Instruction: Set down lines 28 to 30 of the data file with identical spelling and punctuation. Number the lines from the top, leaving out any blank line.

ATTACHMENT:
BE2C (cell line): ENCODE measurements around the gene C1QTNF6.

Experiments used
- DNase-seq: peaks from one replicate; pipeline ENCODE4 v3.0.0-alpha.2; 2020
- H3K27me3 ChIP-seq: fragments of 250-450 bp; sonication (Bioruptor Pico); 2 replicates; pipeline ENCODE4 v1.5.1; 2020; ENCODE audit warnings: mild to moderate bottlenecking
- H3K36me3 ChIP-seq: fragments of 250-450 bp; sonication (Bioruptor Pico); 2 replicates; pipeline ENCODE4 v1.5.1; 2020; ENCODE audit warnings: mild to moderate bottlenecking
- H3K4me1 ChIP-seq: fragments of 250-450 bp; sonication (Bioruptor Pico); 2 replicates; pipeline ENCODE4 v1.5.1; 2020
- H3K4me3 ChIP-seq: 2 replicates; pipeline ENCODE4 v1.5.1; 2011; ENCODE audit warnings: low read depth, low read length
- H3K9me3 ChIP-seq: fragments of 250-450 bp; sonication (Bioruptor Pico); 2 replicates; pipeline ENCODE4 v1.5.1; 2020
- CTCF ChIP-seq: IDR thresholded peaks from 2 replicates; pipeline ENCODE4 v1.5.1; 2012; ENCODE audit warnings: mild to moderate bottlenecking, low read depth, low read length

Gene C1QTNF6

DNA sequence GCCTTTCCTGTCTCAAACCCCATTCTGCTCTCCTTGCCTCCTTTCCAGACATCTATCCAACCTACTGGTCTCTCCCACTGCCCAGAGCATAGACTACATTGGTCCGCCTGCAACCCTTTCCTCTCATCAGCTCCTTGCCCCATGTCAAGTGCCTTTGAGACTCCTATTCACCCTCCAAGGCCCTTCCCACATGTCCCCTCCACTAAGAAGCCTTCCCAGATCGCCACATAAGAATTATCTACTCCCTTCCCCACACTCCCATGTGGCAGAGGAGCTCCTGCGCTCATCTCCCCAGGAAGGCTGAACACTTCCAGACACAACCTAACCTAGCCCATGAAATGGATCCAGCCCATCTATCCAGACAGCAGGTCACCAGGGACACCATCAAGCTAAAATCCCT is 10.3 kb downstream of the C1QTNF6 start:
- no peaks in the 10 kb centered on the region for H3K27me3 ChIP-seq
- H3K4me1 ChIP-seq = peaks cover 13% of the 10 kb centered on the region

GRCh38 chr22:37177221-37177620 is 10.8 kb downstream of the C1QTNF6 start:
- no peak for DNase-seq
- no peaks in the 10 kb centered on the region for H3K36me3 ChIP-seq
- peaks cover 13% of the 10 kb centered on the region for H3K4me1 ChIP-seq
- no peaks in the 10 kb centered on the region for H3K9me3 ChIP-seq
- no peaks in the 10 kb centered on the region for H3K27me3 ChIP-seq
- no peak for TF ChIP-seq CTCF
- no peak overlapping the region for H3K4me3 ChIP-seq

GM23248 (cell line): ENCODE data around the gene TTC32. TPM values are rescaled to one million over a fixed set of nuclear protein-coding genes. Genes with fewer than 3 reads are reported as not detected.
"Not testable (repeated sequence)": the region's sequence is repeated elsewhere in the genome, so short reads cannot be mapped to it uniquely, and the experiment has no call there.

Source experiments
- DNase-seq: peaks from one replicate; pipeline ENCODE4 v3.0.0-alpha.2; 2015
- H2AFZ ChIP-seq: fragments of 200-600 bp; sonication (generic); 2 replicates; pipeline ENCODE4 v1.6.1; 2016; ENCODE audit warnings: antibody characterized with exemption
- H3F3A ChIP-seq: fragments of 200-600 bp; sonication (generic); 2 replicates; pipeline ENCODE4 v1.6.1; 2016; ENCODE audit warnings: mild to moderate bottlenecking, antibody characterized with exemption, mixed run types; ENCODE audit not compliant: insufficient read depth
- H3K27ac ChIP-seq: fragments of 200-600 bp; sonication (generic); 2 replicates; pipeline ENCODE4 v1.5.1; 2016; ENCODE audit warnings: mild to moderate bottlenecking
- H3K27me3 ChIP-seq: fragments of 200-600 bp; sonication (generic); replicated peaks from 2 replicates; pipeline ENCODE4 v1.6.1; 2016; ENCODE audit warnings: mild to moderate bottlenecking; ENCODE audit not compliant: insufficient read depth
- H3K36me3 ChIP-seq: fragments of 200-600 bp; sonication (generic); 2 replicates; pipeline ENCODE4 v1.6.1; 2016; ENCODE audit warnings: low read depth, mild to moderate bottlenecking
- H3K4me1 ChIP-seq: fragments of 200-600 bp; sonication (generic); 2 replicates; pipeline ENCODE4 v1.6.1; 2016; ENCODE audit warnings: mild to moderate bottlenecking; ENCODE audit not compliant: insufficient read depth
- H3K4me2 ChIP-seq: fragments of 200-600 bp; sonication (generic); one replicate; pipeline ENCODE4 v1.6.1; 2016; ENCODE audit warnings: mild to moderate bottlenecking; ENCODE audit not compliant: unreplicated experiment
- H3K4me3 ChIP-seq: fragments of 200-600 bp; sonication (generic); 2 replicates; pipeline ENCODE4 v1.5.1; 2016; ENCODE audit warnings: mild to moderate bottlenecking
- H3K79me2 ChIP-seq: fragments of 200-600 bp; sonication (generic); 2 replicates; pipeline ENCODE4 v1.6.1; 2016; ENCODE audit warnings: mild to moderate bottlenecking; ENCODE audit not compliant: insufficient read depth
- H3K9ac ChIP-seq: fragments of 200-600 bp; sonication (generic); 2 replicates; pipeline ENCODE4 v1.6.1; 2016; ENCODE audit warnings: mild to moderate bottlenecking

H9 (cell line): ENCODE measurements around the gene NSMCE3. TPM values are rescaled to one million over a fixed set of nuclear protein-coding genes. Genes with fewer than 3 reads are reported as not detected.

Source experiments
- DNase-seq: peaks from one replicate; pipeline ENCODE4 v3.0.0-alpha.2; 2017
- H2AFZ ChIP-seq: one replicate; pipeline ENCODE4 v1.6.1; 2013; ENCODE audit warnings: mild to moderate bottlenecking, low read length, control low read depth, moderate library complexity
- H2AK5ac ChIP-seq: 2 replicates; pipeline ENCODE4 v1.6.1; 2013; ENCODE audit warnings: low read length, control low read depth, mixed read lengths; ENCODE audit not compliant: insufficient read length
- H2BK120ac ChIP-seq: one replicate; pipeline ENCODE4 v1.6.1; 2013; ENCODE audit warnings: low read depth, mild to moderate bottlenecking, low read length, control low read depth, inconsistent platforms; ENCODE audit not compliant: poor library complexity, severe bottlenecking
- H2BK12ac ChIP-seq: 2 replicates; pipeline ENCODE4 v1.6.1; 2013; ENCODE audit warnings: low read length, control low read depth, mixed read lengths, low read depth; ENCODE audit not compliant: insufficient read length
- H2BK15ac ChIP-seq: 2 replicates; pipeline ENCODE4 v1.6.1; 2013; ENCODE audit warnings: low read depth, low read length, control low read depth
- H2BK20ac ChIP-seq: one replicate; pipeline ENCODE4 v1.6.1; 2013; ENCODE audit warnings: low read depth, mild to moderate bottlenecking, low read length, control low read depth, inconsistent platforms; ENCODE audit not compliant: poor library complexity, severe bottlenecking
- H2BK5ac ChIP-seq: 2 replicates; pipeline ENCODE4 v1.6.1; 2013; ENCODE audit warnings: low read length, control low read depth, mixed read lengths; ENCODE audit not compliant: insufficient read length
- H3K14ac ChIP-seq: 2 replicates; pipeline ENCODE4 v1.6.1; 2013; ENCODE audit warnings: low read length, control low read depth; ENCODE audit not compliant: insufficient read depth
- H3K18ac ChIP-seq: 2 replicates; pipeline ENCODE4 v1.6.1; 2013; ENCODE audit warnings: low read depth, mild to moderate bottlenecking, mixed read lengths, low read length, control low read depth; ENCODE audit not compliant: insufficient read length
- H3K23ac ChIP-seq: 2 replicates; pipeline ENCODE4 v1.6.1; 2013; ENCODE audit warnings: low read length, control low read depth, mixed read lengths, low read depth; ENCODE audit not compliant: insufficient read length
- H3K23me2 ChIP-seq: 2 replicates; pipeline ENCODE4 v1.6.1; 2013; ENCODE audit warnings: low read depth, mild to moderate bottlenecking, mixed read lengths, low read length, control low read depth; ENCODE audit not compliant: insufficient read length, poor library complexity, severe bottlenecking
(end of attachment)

- H3K27ac ChIP-seq: fragments of 200-600 bp; sonication (generic); 2 replicates; pipeline ENCODE4 v1.5.1; 2016; ENCODE audit warnings: mild to moderate bottlenecking
- H3K27me3 ChIP-seq: fragments of 200-600 bp; sonication (generic); replicated peaks from 2 replicates; pipeline ENCODE4 v1.6.1; 2016; ENCODE audit warnings: mild to moderate bottlenecking; ENCODE audit not compliant: insufficient read depth
- H3K36me3 ChIP-seq: fragments of 200-600 bp; sonication (generic); 2 replicates; pipeline ENCODE4 v1.6.1; 2016; ENCODE audit warnings: low read depth, mild to moderate bottlenecking